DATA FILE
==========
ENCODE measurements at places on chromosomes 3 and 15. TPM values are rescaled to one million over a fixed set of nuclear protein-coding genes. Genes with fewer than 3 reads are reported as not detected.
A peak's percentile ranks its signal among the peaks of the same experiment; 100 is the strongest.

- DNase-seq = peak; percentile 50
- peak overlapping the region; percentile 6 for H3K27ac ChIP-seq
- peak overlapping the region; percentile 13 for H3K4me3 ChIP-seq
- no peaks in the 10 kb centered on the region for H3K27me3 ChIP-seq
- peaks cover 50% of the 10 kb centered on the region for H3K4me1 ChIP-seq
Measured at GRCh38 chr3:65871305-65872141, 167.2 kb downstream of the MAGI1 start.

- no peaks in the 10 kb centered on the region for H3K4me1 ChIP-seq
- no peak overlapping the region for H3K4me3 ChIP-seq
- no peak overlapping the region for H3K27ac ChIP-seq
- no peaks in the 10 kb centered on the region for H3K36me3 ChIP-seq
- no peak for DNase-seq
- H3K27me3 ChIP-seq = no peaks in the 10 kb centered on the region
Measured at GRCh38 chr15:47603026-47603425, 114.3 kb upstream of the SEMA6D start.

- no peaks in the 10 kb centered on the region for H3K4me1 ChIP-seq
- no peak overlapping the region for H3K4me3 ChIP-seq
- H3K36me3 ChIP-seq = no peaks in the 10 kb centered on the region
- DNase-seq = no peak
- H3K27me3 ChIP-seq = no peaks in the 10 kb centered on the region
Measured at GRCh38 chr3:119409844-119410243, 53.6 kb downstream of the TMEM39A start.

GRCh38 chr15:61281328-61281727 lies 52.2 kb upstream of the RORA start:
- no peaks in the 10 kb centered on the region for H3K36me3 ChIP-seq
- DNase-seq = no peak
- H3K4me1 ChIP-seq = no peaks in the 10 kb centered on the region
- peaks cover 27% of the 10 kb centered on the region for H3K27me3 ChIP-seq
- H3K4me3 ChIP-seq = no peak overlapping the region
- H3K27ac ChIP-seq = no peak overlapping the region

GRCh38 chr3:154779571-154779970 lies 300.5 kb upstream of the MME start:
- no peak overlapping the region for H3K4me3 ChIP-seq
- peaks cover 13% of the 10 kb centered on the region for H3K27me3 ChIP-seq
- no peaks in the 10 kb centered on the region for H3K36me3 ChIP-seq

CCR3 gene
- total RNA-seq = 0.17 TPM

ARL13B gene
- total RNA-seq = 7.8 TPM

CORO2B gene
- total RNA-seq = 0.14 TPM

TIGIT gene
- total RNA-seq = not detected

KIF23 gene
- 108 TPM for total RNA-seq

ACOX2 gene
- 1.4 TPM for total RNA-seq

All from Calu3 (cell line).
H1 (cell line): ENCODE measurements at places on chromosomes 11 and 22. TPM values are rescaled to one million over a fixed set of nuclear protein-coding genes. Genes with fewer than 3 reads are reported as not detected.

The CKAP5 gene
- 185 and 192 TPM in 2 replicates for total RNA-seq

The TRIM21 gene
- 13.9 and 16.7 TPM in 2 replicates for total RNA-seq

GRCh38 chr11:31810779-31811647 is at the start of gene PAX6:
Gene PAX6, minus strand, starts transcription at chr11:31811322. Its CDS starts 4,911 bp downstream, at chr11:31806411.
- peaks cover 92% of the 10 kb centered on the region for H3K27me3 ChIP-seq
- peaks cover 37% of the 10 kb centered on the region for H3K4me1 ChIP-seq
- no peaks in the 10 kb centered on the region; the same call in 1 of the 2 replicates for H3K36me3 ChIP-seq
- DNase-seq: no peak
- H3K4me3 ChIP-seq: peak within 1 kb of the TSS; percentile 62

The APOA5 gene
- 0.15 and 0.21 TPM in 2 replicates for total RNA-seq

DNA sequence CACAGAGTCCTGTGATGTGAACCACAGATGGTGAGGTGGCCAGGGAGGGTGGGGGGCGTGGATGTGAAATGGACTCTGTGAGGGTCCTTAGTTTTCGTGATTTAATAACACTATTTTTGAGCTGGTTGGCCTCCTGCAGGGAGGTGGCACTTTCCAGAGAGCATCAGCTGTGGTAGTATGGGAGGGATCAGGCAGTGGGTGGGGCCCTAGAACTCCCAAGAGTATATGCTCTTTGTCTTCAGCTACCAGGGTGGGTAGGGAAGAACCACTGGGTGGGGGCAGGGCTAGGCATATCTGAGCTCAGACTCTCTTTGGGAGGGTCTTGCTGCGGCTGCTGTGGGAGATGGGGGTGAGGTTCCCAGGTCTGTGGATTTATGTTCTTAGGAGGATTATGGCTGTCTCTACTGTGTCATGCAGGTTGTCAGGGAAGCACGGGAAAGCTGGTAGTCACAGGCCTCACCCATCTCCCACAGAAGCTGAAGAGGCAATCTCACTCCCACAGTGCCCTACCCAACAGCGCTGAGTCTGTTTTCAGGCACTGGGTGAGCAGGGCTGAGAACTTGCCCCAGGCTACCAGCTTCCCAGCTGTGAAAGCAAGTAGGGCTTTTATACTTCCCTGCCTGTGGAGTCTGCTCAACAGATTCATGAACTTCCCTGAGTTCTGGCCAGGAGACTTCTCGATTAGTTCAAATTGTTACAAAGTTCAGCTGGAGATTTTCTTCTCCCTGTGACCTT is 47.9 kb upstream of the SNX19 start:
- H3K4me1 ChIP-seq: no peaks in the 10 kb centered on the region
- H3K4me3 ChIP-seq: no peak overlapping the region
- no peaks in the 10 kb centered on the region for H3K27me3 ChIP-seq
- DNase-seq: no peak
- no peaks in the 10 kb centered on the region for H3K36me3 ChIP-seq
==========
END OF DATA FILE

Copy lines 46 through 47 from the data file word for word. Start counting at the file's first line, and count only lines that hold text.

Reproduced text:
H1 (cell line): ENCODE measurements at places on chromosomes 11 and 22. TPM values are rescaled to one million over a fixed set of nuclear protein-coding genes. Genes with fewer than 3 reads are reported as not detected.

The CKAP5 gene